The GSMA Mobile Money for the Unbanked (MMU) programme has releases its 2014 State of the Industry Report on mobile financial services. Published annually, the report provides industry practitioners with insights into the important developments taking place in mobile money, mobile insurance, mobile savings and mobile credit.
The mobile financial services sector continued to expand in 2014, boosted by the creation of more enabling regulatory frameworks in several markets. With 255 mobile money services in operation across 89 countries, mobile money services are now available in over 60% of developing markets. Today, mobile financial services are firmly established in the financial sectors of the majority of the developing world, serving new business areas and enabling a wider range of digital payments.
2014 in particular saw the achievement of key milestones for the industry:
A growing & maturing industry
The industry is getting smarter about what it takes to prompt mobile money adoption: active mobile money accounts stand at 103 million as of December 2014 (up from 73 million in 2013), and an increasing number of services are reaching scale. 21 services now have more than one million active accounts.
With effective improvements to the quality of agent networks, the mobile money industry is continuing to extend access to financial services beyond the reach of traditional financial institutions. At the end of 2014, there were 2.3 million mobile money outlets globally, 60% of which are active. While this figure masks variance across regions, there has been particularly strong progress in West Africa in 2014.
Interoperability & ecosystem development
As competition heats up in markets where mobile money is already available, we’re seeing a growing number of mobile network operators (MNOs) showing interest in interoperability. In 2014, MNOs in Pakistan, Sri Lanka and Tanzania interconnected their services to allow their customers to send money directly to mobile wallets on other networks, following in the footsteps of MNOs in Indonesia, where interoperability was implemented in 2013.
In terms of transaction volumes, the fastest growth in 2014 occurred in bulk disbursements, bill payments and merchant payments – reflecting an expanding ecosystem of institutional and business users of mobile money. These transactions represented nearly a quarter (23.1%) of all the value processed through mobile money systems globally in December 2014, demonstrating the growing importance of mobile money as a payments channel for goods and services.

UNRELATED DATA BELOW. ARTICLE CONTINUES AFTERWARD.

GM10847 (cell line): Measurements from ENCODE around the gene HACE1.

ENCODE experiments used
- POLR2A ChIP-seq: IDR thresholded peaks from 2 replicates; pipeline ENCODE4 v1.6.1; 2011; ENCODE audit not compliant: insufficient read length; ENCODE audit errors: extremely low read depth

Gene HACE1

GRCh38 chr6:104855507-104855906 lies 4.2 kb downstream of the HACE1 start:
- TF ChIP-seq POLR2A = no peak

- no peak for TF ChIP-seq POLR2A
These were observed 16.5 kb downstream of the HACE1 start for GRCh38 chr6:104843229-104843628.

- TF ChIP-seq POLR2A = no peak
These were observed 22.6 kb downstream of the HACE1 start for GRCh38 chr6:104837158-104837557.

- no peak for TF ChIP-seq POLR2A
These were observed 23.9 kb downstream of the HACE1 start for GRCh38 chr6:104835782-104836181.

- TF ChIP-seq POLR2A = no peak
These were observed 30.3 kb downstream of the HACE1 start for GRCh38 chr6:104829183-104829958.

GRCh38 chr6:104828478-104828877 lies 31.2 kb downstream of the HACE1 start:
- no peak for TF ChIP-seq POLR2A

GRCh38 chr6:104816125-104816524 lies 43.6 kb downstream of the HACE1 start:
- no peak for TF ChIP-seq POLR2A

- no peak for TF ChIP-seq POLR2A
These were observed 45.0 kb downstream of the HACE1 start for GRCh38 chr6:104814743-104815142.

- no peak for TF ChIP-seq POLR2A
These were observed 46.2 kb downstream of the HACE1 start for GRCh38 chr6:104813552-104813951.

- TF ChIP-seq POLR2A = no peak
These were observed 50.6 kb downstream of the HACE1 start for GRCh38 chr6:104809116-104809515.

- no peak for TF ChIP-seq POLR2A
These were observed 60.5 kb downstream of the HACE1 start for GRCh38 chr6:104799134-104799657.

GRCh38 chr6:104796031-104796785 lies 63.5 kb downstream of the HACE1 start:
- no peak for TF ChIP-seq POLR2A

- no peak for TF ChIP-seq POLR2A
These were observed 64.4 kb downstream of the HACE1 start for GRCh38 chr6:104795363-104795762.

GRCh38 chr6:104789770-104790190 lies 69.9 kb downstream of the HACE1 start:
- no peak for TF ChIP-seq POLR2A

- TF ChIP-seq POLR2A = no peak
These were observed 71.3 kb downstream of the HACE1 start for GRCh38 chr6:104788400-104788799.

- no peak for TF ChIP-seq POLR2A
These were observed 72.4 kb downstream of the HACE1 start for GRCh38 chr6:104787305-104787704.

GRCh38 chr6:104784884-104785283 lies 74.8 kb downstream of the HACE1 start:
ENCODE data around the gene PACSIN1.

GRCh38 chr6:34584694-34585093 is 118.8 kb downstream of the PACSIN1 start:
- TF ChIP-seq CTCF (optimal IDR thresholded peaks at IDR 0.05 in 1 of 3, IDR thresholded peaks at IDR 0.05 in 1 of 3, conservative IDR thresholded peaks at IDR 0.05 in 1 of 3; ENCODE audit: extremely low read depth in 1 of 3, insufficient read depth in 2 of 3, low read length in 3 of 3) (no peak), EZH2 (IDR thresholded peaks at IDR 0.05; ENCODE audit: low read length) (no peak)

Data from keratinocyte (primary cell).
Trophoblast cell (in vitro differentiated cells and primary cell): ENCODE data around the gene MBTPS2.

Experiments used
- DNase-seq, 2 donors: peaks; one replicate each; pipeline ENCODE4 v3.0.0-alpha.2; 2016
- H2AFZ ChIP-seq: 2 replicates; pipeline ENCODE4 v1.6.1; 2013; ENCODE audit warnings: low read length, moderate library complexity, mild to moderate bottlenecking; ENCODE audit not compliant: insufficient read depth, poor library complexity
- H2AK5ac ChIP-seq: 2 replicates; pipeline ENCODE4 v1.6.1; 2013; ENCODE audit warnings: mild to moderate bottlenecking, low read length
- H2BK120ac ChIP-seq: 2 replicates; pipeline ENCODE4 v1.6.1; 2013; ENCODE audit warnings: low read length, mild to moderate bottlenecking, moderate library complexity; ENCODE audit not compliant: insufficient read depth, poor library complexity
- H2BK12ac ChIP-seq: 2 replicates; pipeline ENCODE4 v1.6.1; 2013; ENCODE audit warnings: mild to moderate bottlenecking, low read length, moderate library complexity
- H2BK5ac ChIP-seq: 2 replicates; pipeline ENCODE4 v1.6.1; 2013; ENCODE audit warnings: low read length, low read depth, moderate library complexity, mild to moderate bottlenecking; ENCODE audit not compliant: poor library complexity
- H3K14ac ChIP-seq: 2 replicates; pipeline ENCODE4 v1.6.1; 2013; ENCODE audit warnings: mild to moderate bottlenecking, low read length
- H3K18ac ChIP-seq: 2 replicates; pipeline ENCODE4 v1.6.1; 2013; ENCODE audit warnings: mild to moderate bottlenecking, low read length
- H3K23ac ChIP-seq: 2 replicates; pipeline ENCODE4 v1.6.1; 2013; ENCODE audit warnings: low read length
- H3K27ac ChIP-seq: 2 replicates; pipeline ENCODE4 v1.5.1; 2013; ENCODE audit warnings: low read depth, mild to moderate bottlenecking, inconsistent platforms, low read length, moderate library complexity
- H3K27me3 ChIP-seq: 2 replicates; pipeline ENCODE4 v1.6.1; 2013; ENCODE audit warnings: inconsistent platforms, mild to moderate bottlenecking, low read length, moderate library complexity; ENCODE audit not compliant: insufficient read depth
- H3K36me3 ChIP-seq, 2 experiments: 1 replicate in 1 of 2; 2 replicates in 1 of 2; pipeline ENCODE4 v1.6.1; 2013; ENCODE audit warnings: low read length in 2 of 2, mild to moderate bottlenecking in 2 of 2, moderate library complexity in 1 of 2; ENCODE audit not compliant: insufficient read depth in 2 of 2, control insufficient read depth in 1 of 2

Cross-industry partnerships are helping to drive remittances too, both domestically and internationally. The introduction of a new model involving direct wallet-to-wallet cross-border transfers has led to a surge in international remittances via mobile money, and is helping to reduce costs for users. The median cost reported by respondents for sending USD 100 via mobile money is USD 4, less than half the average cost to send money globally via traditional money transfer channels.
Investment continues in mobile money
For investors, industry partners and stakeholders in the financial services industry, this is good news: Mobile money providers are continuing to invest in improving and expanding their services, showing important commitment to the long-horizon investment required by this industry.
In particular, mobile money providers are investing to strengthen their internal capabilities, with the objective of addressing an increasing number of users and transactions. By June 2014, half of all respondents to the survey had either already migrated their platform or planned to do so within the next 12 months. In addition to USSD, STK and IVR, over 60% of mobile money providers have now made their services available through smartphone apps, providing customers with better customer interfaces and meeting demand from a growing market of smartphone users in the developing world.
Fostering financial inclusion
Mobile money continues to transform the way people access financial services: in three-quarters of the markets where mobile money is available, agent outlets outnumber bank branches. Providers are also making efforts to increase the number of users at the bottom of the pyramid and in 2014, the percentage of rural users and of female users increased.
As all of these changes take place within the industry, regulators are increasingly recognising the major role that non-bank providers of mobile money services can play in fostering financial inclusion, and are establishing more enabling regulatory frameworks for the provision of these services. Reforms have been passed in Colombia, India, Kenya and Liberia this year and today, in 47 out of 89 markets where mobile money is available, regulation allows both banks and non-banks to provide mobile money services in a sustainable way.
As the sections in this report reveal, mobile money providers are working hard to increase the quality, reach and sustainability of their services. Through industry-led initiatives, including partnerships with banks and other third parties, providers are enhancing the customer experience and reaching scale to evolve the sector to a new phase of maturity.